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Witness: Orie office in 'frantic mode' after activities reported

| Tuesday, Feb. 22, 2011

The North Hills office of state Sen. Jane Orie was in "frantic mode" and the senator sent a flurry of text messages to staffers after a University of Pittsburgh intern reported politicking on state time to law enforcement, a former staffer told a jury yesterday.

Josh Dott testified on the eighth day of Orie's corruption trial that when he arrived at work the morning of Oct. 30, 2009, he could tell immediately that something was wrong. That was the morning intern Jennifer Knapp Rioja quit and went to the Allegheny County District Attorney's Office to file a complaint, sparking the investigation.

"After Jen left, the office was in frantic mode," Dott testified. "I got in about 8:45 a.m., and I could tell something was wrong."

Dott is expected to resume his testimony today, to be followed by the prosecution's star witness, Orie's former chief of staff, Jamie Pavlot. Prosecutors granted both immunity from prosecution.

Prosecutors showed records of several text messages Orie sent Dott in the aftermath of Rioja's departure. Orie referred to Rioja and another staffer, Charlie Young, as "nutty."

"Josh, just avoid Charlie ... do not take his calls ... stop talking about ... please avoid ... these two are nutty," Orie texted to Dott. "Promise ... he is up to no good ... just avoid ... they have nothing ... you did nothing wrong."

District Attorney Stephen A. Zappala Jr. accused Orie, 49, the former Republican whip, in April of ordering her taxpayer-funded staff to work on her own campaigns as well as those of her sister, Supreme Court Justice Joan Orie Melvin. Janine Orie, 56, of McCandless, who worked for Melvin, is charged. Melvin, 54, of Marshall, is not.

Dott testified that Pavlot instructed him that day to place an Orie campaign sign in the office above her district office to make it look like a campaign office. Dott came in the office the following Sunday at Pavlot's request to help move boxes out of the office and draft a letter to Rioja saying there was no politicking.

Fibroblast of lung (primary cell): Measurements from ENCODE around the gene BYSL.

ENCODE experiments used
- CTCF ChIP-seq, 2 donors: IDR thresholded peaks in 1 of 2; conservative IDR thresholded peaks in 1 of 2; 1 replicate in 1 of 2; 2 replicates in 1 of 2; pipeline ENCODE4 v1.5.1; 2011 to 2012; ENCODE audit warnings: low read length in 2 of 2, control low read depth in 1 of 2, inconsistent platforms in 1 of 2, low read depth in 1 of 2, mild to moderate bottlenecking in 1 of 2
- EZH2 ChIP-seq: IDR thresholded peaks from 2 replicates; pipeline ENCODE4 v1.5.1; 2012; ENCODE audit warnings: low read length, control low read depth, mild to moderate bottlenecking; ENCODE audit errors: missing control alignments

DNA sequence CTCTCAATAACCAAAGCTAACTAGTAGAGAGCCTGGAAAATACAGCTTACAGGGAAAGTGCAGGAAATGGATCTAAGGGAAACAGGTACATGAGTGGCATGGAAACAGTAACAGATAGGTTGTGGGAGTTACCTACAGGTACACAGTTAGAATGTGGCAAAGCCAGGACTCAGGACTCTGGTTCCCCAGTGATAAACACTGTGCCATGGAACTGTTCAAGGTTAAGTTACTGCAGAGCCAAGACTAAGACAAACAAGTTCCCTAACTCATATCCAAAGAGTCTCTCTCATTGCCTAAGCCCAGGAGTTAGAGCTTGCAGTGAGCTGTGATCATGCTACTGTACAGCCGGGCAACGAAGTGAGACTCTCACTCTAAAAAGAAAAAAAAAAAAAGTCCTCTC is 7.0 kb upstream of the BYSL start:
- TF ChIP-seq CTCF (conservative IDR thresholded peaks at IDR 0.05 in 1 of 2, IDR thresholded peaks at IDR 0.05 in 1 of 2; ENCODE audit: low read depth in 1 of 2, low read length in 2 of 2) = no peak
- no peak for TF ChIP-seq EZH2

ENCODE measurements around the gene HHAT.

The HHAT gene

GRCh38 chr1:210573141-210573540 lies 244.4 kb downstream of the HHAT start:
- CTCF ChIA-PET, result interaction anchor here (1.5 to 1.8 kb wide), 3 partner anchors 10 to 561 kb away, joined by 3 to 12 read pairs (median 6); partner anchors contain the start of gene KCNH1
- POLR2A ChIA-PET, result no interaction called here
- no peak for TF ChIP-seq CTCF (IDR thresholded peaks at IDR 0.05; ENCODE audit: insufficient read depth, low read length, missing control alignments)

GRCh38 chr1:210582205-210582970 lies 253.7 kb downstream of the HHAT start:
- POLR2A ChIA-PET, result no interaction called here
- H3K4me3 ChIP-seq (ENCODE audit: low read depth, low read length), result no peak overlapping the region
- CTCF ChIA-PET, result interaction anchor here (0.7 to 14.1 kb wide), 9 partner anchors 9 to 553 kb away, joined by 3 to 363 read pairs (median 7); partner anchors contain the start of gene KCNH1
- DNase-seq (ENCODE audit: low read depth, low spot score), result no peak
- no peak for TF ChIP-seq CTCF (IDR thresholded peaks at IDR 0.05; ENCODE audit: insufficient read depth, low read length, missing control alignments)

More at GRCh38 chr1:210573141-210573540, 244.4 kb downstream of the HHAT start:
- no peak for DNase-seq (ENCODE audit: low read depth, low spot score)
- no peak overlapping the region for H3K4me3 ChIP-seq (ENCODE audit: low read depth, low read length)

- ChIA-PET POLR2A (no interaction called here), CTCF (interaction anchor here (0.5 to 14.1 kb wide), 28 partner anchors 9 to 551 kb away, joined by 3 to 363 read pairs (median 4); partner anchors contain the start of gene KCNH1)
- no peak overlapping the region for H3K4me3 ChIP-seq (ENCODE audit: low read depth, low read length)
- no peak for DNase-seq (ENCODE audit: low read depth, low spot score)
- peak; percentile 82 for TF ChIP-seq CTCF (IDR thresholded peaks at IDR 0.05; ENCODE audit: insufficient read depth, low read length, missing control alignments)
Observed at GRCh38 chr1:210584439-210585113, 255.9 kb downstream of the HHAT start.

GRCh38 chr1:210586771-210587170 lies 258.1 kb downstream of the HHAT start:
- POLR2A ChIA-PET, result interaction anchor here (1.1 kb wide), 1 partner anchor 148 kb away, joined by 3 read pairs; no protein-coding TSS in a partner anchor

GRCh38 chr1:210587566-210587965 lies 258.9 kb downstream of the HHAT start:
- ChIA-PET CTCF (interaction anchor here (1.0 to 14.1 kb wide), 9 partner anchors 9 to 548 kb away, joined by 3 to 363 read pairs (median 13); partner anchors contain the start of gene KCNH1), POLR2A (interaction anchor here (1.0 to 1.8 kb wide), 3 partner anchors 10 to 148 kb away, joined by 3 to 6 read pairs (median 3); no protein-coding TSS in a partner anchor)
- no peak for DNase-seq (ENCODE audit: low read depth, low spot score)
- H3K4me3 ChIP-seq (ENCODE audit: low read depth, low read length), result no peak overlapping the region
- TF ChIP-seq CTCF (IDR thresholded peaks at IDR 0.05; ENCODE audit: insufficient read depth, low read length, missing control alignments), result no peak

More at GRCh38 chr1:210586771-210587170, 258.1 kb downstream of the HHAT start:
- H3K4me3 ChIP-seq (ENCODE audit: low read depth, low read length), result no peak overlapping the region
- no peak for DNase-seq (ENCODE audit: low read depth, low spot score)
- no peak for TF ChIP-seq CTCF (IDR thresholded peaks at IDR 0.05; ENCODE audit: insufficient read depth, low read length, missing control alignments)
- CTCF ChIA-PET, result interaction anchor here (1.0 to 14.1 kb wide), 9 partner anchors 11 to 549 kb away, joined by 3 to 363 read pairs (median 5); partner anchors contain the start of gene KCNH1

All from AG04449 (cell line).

By then, however, investigators from the district attorney's office had the building under surveillance. Dott testified that Pavlot saw camera flashes while they moved the boxes. He then saw a car drive away.

Dott estimated that by September 2009, leading up to the November election, he was spending at least 25 percent of his workday on Melvin's campaign. She was involved in a close race with Democrat Jack Panella.

Jane Orie contends she is being targeted because of her opposition to the state's casino industry, to which Zappala's family has ties. An attempt by Janine Orie's attorney, James DePasquale, to bring politics into the case yesterday drew a sharp rebuke from Common Pleas Judge Jeffrey A. Manning.

DePasquale was questioning Dott about the advice he had gotten from his attorney, Charles Porter, about whether to cooperate with the district attorney's office.

Zappala and Porter are former law partners.

But before DePasquale could finish his question, Manning cut him off.

"You are not going there," Manning said after sending the jury on a break. "If you go there, we'll be picking another jury."

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